CA: As we get toward the end of the book, over the last couple chapters, there are some radical shifts in pace – there's a pause with eight days left, when David and Meg are spending time together in the park, and then things slow down and expand. And then some of the supporting cast return and reappear, which seems almost like a foreshadowing of the accelerated life-flashing-before-your-eyes moment when David falls...

SMcC: Well I mean, the life-flashing idea is something that calls back to the whole story, because the whole story's been about memory. So that's the culmination of that idea of memory. But I think in terms of the pacing changes you mentioned, the slowing of the pace is a way of evoking the whole idea of acceptance. Y'know, you feel like you're racing the clock, as he does for much of the story, and finally he comes to appreciate how much can be unpacked from each and every minute by living in the present. And the best way to show that is to unpack those minutes and allow them to spread across a greater amount of space. The story slows because his heartbeat is finally slowing. He's finally allowing each day to grow to its full size by mindfully enjoying every aspect of those days. And that's something that he's able to do because he has her. He has Meg.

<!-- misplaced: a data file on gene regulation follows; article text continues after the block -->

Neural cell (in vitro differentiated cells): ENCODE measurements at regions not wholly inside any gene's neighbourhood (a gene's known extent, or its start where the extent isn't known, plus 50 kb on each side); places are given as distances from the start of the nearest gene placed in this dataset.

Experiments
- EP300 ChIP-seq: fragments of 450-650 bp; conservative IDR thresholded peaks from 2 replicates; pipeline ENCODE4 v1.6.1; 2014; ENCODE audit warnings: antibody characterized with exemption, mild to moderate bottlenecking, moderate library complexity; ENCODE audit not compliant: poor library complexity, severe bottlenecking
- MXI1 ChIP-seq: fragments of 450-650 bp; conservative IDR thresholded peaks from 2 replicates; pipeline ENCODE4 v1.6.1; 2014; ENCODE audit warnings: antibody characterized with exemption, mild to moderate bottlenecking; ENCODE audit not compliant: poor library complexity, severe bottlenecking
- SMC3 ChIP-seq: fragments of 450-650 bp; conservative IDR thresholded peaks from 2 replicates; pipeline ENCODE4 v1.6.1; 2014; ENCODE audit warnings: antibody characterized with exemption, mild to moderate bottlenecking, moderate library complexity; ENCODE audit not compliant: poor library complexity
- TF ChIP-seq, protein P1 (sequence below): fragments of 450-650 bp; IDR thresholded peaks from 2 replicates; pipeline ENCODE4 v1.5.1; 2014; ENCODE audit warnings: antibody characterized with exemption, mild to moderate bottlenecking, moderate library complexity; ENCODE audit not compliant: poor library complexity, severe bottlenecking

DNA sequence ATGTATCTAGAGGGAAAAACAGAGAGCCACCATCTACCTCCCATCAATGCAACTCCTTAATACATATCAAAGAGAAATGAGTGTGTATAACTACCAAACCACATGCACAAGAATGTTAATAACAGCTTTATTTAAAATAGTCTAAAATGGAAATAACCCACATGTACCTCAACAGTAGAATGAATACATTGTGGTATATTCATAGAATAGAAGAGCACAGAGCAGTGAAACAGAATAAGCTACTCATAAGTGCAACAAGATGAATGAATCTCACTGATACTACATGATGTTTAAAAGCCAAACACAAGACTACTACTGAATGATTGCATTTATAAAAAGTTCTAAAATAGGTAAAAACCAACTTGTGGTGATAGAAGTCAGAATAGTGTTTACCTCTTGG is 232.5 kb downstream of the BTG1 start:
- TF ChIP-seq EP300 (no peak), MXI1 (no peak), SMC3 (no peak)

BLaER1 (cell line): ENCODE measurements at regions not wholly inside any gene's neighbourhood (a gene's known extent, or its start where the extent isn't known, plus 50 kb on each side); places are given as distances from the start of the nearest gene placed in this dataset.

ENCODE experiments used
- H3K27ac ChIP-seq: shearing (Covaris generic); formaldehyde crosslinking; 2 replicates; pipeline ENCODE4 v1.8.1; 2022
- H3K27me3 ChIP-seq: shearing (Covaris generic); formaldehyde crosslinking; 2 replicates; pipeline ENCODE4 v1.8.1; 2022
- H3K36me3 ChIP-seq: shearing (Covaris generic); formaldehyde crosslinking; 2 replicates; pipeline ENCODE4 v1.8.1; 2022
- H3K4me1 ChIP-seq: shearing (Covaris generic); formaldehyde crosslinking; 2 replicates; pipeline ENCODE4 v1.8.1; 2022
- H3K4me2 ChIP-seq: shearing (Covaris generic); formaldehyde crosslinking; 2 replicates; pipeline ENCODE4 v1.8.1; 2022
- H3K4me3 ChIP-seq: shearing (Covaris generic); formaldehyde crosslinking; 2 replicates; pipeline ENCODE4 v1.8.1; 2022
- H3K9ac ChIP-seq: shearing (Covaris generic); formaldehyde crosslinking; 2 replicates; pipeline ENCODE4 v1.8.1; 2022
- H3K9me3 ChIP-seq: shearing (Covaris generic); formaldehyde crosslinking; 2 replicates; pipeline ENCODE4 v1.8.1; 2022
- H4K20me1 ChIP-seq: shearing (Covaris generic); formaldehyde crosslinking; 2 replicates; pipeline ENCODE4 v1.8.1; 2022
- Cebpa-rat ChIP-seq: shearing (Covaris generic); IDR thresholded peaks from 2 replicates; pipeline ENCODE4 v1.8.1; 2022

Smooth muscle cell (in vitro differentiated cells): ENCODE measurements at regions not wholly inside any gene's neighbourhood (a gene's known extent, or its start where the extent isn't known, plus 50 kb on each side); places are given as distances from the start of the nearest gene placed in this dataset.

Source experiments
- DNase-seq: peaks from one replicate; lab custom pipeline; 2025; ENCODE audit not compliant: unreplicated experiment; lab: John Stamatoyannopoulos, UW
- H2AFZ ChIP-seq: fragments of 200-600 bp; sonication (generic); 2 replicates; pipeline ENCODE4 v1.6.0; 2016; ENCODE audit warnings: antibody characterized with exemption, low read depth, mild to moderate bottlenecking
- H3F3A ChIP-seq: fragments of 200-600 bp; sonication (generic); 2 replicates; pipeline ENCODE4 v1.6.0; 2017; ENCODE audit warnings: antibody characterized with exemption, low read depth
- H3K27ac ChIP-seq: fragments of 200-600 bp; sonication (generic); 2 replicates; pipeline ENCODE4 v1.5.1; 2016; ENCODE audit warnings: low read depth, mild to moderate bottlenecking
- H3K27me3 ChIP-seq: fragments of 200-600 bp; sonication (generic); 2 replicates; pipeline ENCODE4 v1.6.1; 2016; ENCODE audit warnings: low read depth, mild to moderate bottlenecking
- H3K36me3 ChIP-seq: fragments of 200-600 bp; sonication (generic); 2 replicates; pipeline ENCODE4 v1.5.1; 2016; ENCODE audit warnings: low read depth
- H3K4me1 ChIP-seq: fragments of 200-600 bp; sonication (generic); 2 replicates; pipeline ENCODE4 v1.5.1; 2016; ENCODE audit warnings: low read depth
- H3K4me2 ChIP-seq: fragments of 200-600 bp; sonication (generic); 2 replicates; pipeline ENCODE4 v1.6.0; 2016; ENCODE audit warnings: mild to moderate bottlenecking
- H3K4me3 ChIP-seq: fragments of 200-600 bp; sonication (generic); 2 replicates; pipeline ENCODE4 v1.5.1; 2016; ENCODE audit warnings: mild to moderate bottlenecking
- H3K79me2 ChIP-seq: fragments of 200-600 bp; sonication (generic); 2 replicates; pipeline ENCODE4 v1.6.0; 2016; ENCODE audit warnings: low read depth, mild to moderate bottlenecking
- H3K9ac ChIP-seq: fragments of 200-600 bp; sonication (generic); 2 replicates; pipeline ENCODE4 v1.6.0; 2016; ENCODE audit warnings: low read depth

CA: And going back and reading this book a second time, I experienced the prologue in a very different way, and it made me reconsider how much of this is a story David is telling... I don't expect, or even want an answer to that – I think it's something that readers can decide for themselves – but on second reading, it changed the whole way I looked at the story and the reality. Was the prologue in the outline from the get-go, or is that one of the elements that developed at some point over the drafts?

SMcC: I think by the time I did the first draft, I was already beginning with that, so I think it was an early decision. I was following Vonnegut's advice, I guess, that you should start the story as close to the end as you can. So that's what I did. And because the first act of the story is just a couple guys in a diner talking, I'm asking the reader to have patience – so that prologue, in part, promises something supernatural, it promises something intimate, it promises something mysterious. And these are not things that are readily apparent when the story begins. So by having the prologue, I'm telling you what kind of story you're reading, and I'm also telling you that the ending matters.